In this paper, we use the CCA statistical downscaling method combined with NCEP/NCAR (National Center for Atmospheric Research, U.S.) reanalysis data and the projections of HadCM3 model under the IPCC SRES A1B emission scenario to simulate winter and summer season extreme precipitation indices at 26 stations in the Changjiang-Huaihe River Basin. We will assess the capability of the method in simulating current climate and apply it to project the regional extreme precipitation variability in this region in the middle and late 21st century.

2. Data and methodology

2.1. Data

We use daily observed precipitation data during 1961–1990 at 26 stations in the Changjiang-Huaihe River Basin. We also employ the monthly mean NCEP/NCAR reanalysis data which have a spatial resolution of the 2.5°×2.5° to construct the statistical downscaling model. The GCM model data are from the HadCM3 of the Hadley Center, which have a horizontal resolution of 3.75°×2.5°, including daily precipitation, monthly sea surface pressure, temperature at 850 hPa and specific humidity at 1000–700 hPa, as well as the experimental projection data for the middle (2020–2049) and late (2070–2099) periods of the 21st century under the IPCC SRES A1B emission scenario. Prior to building the model, HadCM3 data were interpolated to the same grid as the NCEP data by using the bilinear interpolation method. In order to eliminate systemic bias, all variables are standardized by their current climate mean state of 1961–1990.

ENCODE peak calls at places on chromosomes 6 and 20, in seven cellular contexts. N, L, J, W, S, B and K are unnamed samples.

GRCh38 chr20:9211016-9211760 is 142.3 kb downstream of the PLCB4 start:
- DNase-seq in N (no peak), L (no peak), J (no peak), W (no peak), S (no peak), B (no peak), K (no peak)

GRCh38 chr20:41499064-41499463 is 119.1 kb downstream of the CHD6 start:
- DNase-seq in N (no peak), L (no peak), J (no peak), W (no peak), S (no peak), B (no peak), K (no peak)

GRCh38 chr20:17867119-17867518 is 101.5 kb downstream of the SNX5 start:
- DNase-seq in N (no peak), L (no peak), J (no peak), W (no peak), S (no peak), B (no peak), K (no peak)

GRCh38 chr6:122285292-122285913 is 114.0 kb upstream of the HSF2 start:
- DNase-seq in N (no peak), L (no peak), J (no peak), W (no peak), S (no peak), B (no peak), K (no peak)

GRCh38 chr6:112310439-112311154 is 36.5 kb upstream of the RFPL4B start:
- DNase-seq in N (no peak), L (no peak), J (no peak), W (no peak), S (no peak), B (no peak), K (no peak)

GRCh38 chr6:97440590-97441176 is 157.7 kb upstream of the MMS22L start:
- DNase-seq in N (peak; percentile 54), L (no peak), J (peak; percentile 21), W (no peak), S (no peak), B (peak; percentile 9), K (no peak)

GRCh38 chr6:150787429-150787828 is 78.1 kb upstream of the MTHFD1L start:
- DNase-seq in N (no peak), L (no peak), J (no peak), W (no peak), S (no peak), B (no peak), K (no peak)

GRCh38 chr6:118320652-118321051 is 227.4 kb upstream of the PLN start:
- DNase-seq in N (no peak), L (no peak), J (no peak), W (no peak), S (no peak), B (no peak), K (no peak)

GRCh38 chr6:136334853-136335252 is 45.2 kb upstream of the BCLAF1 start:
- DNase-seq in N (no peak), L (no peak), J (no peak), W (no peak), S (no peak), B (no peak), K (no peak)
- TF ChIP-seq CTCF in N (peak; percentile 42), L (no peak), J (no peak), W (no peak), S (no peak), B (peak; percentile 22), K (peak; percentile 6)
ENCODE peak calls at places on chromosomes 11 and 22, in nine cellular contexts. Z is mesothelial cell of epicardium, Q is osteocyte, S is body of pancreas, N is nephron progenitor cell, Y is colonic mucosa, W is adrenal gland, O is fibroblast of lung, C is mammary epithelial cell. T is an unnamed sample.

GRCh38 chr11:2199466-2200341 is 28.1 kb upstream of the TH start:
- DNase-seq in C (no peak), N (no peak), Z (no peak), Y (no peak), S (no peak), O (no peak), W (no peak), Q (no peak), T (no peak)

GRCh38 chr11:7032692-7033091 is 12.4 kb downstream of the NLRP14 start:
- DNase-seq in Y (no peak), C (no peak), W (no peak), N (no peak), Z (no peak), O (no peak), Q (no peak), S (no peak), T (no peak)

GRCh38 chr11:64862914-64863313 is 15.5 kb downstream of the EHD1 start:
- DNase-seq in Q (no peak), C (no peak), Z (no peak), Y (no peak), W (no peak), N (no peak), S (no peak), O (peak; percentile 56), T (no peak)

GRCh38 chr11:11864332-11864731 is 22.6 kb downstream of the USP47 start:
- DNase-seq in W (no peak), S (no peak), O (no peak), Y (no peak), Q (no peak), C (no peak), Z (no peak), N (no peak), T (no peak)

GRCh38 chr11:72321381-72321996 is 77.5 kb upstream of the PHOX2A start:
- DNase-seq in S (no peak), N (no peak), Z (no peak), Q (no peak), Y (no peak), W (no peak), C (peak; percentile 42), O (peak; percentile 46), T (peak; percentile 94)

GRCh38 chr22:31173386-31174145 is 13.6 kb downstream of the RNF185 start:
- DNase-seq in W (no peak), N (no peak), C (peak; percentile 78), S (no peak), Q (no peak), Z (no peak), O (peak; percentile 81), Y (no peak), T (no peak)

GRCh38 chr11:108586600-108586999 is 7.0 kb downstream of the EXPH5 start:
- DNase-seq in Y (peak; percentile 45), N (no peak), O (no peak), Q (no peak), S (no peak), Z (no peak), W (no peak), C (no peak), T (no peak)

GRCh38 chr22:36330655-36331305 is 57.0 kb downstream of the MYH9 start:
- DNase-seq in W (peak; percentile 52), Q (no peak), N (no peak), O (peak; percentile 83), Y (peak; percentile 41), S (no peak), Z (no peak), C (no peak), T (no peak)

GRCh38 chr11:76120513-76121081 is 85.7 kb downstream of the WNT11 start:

We choose three extreme precipitation indices, which have low noise level and high significance level. They are average daily precipitation intensity (SDII), consecutive 5-day maximum precipitation (R5d), and extreme precipitation contribution rate (R95t). The detailed definitions of these indices are contained by Frich et al. [2002] .

2.2. Methodology